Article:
Stress Causing Cracked Teeth or Grinding?

A simple exercise from Bioenergetics can help, with a caveat

Laurie Ure LICSW
6 min readFeb 8, 2021

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Ah, stress…! We are all too familiar with it, from the impacts of the pandemic, finances, racism, the political situation, etc. One of the ways stress affects people is muscle tension. Our bodies tense to brace against injury or attack. We also tense to hold back emotions or expressions we consider unpleasant or unacceptable. This tension generally happens unconsciously. While it is sometimes necessary to tense the muscles in the jaw to hold back emotions, doing it consistently can cause significant damage, such as with temporomandibular disorders (in the temporomandibular joint, incorrectly referred to as TMJ), grinding at night or cracked teeth. A simple exercise can help to release tension from your jaw. This is an important exercise to add to your daily stress relief routine.

An article in the NY Times, from Sept 8, 2020, titled: “A Dentist Sees More Cracked Teeth: What’s Going On” confirms this. The dentist, Dr. Tammy Chen, DDS, stated that she had seen more cracked teeth in a 6 week period (from mid July to early Sept), than in the previous 6 years! That was in September, before COVID cases skyrocketed and escalation from the US elections.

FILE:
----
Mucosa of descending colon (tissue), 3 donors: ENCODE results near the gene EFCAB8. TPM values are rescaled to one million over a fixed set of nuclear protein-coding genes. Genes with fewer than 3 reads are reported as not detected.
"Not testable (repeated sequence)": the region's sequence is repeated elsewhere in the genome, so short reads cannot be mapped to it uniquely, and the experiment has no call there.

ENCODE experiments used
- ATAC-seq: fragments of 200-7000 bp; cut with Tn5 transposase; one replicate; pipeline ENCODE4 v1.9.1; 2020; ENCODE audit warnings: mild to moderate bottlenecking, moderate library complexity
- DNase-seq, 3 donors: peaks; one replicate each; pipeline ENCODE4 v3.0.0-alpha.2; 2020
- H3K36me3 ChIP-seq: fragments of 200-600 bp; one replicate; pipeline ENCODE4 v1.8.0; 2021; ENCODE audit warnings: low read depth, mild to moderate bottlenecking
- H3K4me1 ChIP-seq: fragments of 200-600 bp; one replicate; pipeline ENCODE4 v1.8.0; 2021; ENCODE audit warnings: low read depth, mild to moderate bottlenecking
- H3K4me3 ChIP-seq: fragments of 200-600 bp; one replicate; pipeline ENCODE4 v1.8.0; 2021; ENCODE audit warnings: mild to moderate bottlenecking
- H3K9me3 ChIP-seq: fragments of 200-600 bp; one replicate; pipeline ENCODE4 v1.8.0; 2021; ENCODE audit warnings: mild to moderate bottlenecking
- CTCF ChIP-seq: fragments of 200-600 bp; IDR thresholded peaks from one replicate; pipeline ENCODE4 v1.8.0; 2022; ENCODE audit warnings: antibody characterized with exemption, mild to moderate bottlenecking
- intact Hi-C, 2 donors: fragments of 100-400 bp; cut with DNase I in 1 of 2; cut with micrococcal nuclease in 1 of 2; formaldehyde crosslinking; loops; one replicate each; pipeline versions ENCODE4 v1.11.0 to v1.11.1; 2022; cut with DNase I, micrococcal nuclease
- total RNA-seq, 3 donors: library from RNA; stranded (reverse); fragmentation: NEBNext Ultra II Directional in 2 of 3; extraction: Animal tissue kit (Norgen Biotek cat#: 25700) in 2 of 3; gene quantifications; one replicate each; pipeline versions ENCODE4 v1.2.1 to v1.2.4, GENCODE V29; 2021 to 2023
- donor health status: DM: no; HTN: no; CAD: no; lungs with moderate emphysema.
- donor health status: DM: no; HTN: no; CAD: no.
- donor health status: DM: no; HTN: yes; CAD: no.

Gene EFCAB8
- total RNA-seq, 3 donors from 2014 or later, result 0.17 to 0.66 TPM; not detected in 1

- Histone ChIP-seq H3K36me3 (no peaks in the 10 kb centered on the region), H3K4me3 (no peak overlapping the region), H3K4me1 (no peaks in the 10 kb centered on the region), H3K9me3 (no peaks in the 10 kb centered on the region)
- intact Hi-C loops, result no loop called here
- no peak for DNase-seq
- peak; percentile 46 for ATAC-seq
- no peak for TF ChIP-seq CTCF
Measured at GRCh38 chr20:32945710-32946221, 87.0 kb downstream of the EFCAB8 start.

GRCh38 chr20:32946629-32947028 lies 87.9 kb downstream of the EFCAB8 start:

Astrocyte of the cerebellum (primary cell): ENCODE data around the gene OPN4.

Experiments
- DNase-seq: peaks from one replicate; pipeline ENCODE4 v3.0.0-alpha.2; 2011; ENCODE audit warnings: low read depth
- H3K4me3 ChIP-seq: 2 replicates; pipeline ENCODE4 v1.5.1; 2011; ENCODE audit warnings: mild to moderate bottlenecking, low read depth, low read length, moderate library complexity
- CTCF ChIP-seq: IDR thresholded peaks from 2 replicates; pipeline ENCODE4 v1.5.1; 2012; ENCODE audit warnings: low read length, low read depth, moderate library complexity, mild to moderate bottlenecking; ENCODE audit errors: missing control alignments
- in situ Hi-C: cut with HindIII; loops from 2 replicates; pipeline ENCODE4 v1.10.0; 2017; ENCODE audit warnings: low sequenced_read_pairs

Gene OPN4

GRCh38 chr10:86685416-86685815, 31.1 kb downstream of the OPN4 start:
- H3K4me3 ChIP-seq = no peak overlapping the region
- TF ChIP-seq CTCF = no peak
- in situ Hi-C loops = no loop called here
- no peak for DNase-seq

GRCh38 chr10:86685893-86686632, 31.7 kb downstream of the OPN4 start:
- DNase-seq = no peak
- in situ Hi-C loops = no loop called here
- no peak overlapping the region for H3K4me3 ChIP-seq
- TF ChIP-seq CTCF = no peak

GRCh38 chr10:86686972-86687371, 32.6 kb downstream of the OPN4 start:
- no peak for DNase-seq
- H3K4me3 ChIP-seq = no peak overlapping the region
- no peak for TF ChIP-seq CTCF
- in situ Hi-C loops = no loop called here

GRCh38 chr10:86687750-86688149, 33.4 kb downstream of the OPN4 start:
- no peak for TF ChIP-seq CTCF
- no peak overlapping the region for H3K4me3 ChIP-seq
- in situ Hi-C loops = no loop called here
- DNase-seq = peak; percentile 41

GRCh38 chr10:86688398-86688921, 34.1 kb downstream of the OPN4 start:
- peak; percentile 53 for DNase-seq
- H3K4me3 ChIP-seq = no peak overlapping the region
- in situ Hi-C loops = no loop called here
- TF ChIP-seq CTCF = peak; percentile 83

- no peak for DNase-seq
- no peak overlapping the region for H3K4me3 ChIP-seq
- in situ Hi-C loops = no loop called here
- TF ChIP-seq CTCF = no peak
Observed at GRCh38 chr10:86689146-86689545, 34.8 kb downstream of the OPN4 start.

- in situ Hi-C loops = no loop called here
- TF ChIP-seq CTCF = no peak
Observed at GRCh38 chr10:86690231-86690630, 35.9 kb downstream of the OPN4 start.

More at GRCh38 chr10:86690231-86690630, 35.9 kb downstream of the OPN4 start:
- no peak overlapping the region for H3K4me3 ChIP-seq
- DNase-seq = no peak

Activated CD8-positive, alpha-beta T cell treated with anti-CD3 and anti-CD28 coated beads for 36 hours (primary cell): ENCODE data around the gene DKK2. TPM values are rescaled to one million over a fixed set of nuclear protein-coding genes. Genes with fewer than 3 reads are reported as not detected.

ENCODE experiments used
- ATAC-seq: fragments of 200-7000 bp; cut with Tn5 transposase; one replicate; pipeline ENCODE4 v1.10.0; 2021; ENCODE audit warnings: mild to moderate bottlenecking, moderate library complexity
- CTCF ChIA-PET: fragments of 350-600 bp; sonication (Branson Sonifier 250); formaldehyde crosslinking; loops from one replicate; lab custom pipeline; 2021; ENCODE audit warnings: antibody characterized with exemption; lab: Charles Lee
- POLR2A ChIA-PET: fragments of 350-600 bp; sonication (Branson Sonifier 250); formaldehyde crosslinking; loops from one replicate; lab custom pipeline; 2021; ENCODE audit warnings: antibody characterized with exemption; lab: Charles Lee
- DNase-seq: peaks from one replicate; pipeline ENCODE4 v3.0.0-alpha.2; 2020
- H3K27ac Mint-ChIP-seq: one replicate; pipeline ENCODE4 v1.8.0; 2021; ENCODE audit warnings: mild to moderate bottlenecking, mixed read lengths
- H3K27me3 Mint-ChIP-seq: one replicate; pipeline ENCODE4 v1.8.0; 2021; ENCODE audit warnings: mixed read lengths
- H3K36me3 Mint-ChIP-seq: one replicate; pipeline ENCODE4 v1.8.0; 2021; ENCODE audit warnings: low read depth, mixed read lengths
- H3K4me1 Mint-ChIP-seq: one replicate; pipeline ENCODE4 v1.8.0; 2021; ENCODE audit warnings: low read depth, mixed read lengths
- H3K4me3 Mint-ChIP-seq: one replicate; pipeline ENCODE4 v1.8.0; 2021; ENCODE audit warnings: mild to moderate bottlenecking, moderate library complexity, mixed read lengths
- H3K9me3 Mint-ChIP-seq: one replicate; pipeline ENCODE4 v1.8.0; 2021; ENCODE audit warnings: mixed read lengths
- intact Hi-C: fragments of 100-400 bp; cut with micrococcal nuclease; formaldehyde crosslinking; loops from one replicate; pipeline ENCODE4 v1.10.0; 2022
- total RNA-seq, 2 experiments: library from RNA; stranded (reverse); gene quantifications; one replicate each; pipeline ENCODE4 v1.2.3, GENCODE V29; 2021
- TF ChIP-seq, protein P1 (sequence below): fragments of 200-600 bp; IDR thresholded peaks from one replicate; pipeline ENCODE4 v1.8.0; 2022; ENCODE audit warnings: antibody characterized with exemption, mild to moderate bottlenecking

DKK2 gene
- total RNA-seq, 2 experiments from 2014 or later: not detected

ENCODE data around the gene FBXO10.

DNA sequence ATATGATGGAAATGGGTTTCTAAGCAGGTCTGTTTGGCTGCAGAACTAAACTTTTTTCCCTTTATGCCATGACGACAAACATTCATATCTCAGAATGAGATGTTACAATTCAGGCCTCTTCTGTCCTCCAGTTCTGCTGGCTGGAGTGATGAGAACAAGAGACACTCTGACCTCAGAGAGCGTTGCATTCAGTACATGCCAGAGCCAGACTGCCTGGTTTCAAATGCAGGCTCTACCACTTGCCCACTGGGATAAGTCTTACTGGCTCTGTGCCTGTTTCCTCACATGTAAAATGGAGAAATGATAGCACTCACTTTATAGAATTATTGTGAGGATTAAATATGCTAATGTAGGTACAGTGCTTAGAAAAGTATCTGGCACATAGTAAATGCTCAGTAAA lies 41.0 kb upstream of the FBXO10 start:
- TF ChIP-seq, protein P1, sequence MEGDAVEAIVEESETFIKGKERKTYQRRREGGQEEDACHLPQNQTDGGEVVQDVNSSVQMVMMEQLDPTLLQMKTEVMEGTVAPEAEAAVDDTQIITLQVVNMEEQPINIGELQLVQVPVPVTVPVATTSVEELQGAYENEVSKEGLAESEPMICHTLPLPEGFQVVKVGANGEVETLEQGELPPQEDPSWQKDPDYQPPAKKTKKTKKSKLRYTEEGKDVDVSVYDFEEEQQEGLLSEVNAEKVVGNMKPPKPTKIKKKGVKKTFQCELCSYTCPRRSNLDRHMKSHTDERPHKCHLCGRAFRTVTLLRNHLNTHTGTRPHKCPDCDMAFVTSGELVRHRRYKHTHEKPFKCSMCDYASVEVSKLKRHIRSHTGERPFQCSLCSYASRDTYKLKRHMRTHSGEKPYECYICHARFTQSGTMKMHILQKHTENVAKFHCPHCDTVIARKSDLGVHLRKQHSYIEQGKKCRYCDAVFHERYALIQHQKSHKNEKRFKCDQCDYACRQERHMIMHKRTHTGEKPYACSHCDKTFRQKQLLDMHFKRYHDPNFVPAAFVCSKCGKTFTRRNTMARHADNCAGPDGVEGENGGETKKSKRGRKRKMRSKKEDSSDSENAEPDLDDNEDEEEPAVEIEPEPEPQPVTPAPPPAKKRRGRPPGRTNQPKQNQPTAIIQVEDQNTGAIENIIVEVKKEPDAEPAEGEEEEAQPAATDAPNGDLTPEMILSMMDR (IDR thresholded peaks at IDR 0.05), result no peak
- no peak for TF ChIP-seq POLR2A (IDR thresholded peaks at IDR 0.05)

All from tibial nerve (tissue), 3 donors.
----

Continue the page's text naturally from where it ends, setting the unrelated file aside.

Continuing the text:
The masseter muscle of the jaw is one of the strongest muscles in the body https://en.wikipedia.org/wiki/Muscle. You can find this muscle by putting your fingers on your face at the back of your jaw. Go to the hinge of your jaw and come slightly forward. If you press in with your thumbs you will likely feel some pain. You have likely found your masseter muscles along with your temporomandibular joint. The jaw muscles can exert tremendous force, necessary for activities such as chewing and biting Clenching these muscles, therefore, requires significant effort (even if we are unaware of the clenching), especially if we clench chronically. Releasing these tight muscles will take conscious effort.

Background (you can skip this and go straight to the exercise, but it will give you some info about the complexity of the issue.) As a Bioenergetic therapist, I have learned about some of the reasons people chronically clench their jaw. For some people, chronic jaw tension starts in infancy. The mouth is one of the first ways an infant makes…

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Laurie Ure LICSW

Bioenergetic Psychotherapist. Passionately integrating body & mind in psychotherapy. Speaker, trainer, author. Email list www.laurieure.com, twitter @laurie_ure